Thursday, January 28, 2010

Raven 10: The Crab and the Moon

It is half-past one in the morning and I am listening to the achingly beautiful Domine Jesu Christe from Durufle's Requiem while I assemble packages of books. It's slow going because I have some kind of bug which is making me nauseous and feverish.

I sent out the announcement of Raven 10: The Crab and Moon last weekend. As usual the special state sold out within hours and a healthy number of orders for the ordinary state were received but, what tends to happen every time I announce a new book is that the email jogs people's memory and suddenly I have lots of complicated orders to fulfill as customers decide to order the new book along with a few others that they had been meaning to get around to. I am not complaining about this - simply sharing my evening with y'all.

Raven Ten: The Crab and the Moon

by Robert Scoble

In late 1899 and well into 1900, Frederick Rolfe worked for most of every day in the great circular Reading Room at the British Museum, researching his book on the Borgia family. One of his fellow researchers was the Museum's recently-retired Keeper of Printed Books, Richard Garnett, also working on the Borgia. The two men had several conversations about their common interest in Renaissance Italy.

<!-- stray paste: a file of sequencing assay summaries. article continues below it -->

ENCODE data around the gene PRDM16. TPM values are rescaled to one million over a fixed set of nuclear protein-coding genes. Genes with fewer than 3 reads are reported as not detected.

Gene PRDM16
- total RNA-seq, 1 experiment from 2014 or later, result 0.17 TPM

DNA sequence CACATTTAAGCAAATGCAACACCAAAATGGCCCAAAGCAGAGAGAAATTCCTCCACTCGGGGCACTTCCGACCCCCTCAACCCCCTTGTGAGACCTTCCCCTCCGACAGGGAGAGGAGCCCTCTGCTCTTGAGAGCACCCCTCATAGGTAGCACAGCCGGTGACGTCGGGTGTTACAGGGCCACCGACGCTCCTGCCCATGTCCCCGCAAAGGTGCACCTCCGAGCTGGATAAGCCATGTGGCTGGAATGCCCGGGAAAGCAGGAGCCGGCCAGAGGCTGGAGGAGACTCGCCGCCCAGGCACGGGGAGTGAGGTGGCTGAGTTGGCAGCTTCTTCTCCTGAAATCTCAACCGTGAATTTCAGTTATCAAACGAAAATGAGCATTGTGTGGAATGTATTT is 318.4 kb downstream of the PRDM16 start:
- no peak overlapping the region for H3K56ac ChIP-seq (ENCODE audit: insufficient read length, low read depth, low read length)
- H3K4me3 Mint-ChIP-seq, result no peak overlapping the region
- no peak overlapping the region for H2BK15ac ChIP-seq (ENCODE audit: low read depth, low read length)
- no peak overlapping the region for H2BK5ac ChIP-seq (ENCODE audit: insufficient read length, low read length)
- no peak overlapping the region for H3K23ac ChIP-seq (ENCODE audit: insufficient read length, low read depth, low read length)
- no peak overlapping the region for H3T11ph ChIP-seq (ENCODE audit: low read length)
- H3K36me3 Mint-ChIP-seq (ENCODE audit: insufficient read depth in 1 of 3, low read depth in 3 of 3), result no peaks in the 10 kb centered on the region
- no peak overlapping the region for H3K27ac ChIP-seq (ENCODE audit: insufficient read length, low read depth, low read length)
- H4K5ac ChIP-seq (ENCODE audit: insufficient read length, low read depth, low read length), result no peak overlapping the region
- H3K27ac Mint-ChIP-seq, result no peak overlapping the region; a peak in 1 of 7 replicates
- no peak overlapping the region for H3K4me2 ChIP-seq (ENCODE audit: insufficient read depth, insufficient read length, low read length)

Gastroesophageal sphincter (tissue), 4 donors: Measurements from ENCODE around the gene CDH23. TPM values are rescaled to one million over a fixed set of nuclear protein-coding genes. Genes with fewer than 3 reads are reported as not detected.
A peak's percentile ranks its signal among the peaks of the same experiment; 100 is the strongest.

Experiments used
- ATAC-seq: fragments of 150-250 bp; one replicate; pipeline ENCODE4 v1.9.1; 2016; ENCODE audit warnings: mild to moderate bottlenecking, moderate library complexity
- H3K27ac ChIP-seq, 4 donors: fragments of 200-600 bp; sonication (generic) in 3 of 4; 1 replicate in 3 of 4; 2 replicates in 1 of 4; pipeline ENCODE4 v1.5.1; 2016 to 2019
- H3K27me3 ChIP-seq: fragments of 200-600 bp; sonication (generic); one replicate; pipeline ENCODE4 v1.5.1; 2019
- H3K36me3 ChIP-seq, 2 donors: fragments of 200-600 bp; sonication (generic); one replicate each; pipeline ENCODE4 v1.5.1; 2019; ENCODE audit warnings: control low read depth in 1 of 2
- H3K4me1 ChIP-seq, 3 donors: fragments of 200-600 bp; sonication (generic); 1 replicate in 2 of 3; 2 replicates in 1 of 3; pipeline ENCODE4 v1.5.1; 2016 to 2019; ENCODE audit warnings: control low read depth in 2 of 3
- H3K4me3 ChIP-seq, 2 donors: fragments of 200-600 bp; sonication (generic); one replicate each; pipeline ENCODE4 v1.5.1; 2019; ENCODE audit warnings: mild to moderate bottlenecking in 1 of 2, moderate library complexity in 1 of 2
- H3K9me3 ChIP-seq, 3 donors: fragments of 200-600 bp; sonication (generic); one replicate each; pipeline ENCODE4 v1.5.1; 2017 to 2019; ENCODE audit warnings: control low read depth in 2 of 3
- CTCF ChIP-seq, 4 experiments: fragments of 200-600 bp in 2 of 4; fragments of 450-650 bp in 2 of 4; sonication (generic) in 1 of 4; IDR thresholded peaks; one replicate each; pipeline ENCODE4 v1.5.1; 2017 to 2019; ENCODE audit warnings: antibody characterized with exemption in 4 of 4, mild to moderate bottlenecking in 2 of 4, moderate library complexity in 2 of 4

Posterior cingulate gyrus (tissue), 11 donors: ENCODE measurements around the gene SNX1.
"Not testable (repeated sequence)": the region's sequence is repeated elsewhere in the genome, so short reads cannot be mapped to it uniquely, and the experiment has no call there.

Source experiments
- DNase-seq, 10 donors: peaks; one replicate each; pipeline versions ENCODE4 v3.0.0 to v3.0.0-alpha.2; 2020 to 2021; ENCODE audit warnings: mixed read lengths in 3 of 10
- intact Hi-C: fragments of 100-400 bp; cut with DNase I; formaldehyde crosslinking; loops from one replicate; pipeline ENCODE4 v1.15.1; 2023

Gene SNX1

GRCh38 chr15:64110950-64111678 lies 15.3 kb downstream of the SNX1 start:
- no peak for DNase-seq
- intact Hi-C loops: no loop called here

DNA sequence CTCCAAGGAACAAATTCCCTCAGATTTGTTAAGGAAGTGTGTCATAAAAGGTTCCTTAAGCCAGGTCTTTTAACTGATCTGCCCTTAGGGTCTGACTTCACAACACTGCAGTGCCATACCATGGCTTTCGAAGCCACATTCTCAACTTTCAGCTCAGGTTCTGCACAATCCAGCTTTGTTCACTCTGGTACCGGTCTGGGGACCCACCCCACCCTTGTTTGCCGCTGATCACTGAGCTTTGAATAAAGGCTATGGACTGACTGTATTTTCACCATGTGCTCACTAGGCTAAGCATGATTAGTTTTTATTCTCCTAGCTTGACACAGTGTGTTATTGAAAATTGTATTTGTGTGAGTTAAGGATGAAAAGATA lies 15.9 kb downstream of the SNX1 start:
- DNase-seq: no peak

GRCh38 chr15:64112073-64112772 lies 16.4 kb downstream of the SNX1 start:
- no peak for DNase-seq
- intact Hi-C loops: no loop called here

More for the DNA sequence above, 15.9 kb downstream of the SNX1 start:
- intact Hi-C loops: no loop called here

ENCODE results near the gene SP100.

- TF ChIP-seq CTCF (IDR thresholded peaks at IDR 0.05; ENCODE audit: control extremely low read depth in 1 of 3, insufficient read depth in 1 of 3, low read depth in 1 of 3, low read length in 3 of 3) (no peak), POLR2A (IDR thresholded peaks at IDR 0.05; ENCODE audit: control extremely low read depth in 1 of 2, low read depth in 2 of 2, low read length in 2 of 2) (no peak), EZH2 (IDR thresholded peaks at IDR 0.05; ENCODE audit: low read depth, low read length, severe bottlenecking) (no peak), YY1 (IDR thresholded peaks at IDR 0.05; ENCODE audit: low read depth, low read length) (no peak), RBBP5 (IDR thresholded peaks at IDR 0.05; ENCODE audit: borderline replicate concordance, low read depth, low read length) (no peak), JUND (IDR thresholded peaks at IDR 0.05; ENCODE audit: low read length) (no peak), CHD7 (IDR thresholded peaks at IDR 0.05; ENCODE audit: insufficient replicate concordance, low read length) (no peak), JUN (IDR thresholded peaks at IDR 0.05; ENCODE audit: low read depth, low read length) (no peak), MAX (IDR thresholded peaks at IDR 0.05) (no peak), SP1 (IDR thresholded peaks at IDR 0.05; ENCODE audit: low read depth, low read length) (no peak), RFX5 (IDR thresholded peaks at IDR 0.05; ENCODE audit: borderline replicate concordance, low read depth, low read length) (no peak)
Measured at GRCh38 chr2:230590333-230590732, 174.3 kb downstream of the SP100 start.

Rolfe will have been intrigued to discover that, while in his public life Garnett had reached the very pinnacle of Victorian respectability, in his private moments he pursued an activity which was in technical breach of the law. He was an astrologer.

For the first forty years of his life, Rolfe had little interest in astrology, but it is noticeable that the two novels on which he worked most strenuously after meeting Garnett, Hadrian the Seventh and Nicholas Crabbe, are studded with astrological references. Born under the sign of Cancer, the Crab, and 'ruled' by the Moon, Rolfe began to refer in his correspondence to his crab-like characteristics, and to find in astrology a fertile source of powerful symbolism.

This latest addition to the Raven Series traces the trajectory of Rolfe's interest in astrology, and elucidates the many astrological references in his published work. It analyses Rolfe's own natal chart, showing how he would have been tempted to see in it a foreshadowing of his life's vicissitudes.

The Raven Series has been planned as a set of fifteen scholarly essays which will add substantially to our knowledge of the life and work of Frederick Rolfe. Each essay is being published in a strictly limited edition, and there is little doubt that complete sets will be sought after by collectors in the years to come.

Of a full edition of 70, the first 12 copies of The Crab and the Moon constitute the special state, case bound in black paper-covered boards with gilt titles, and signed by the author. Numbers 13-70 form the ordinary state of the edition, and are sewn into black card covers with a paper label and acetate wrappers.

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